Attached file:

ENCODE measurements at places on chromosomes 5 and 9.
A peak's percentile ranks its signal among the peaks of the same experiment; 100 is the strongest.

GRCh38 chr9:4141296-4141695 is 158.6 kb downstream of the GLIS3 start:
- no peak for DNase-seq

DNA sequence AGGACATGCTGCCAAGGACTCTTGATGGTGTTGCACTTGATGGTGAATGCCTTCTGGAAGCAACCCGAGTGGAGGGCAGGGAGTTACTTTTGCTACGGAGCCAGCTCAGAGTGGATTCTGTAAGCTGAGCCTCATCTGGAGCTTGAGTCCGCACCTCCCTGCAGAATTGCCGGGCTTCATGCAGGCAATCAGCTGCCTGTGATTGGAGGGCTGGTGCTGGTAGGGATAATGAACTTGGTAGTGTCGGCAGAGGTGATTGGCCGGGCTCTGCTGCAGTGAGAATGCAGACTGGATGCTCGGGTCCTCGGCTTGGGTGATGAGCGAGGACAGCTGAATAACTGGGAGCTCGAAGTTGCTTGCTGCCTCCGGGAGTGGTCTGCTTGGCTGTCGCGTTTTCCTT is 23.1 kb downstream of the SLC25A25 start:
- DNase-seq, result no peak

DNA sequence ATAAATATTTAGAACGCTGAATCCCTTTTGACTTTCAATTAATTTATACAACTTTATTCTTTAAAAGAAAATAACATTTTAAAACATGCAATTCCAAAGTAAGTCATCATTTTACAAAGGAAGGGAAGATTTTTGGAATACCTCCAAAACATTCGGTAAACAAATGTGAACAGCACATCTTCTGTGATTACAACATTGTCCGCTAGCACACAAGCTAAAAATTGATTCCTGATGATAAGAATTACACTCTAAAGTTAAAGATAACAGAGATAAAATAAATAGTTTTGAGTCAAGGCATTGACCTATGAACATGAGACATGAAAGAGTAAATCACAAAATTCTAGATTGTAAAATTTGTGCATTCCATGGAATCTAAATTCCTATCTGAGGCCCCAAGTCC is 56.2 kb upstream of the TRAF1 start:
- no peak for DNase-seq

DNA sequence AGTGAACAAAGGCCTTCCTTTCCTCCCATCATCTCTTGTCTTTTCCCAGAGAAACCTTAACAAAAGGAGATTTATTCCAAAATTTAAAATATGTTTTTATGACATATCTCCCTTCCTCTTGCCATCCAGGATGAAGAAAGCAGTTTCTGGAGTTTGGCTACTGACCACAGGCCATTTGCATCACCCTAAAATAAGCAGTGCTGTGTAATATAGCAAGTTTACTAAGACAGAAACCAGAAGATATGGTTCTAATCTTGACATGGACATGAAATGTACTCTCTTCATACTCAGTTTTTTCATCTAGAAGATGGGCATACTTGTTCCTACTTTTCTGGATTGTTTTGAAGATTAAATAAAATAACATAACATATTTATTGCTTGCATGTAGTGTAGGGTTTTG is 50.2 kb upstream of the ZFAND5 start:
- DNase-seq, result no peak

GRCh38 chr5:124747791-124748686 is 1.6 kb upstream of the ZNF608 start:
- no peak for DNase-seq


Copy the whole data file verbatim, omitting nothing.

ENCODE measurements at places on chromosomes 5 and 9.
A peak's percentile ranks its signal among the peaks of the same experiment; 100 is the strongest.

GRCh38 chr9:4141296-4141695 is 158.6 kb downstream of the GLIS3 start:
- no peak for DNase-seq

DNA sequence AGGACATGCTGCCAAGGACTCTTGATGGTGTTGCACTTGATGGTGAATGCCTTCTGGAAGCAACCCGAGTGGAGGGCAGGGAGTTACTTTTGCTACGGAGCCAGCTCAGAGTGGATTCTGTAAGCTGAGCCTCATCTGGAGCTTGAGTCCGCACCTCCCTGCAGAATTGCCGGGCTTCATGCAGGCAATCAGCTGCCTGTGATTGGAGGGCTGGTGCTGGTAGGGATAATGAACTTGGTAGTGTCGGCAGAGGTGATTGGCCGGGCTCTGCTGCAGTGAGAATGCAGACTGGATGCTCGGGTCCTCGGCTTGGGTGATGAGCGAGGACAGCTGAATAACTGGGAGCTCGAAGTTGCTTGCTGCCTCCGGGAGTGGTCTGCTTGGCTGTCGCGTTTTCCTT is 23.1 kb downstream of the SLC25A25 start:
- DNase-seq, result no peak

DNA sequence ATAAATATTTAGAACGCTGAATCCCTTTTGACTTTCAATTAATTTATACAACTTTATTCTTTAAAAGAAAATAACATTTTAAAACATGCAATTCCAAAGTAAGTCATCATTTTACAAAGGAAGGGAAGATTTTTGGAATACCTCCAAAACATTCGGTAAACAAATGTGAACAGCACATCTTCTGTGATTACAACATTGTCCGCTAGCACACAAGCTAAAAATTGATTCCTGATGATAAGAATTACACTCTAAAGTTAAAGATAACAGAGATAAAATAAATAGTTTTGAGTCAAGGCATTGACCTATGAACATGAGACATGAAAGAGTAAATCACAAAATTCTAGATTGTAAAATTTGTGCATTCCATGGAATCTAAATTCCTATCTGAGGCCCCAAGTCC is 56.2 kb upstream of the TRAF1 start:
- no peak for DNase-seq

DNA sequence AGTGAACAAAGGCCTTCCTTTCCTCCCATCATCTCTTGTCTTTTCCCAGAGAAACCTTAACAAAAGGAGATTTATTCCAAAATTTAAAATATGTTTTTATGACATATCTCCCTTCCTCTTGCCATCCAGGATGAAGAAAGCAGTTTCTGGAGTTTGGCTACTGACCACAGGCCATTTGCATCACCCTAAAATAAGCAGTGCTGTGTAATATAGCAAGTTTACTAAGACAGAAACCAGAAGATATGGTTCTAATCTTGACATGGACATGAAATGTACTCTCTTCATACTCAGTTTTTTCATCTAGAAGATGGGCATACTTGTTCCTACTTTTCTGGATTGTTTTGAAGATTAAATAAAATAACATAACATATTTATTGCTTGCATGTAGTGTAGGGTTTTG is 50.2 kb upstream of the ZFAND5 start:
- DNase-seq, result no peak

GRCh38 chr5:124747791-124748686 is 1.6 kb upstream of the ZNF608 start:
- no peak for DNase-seq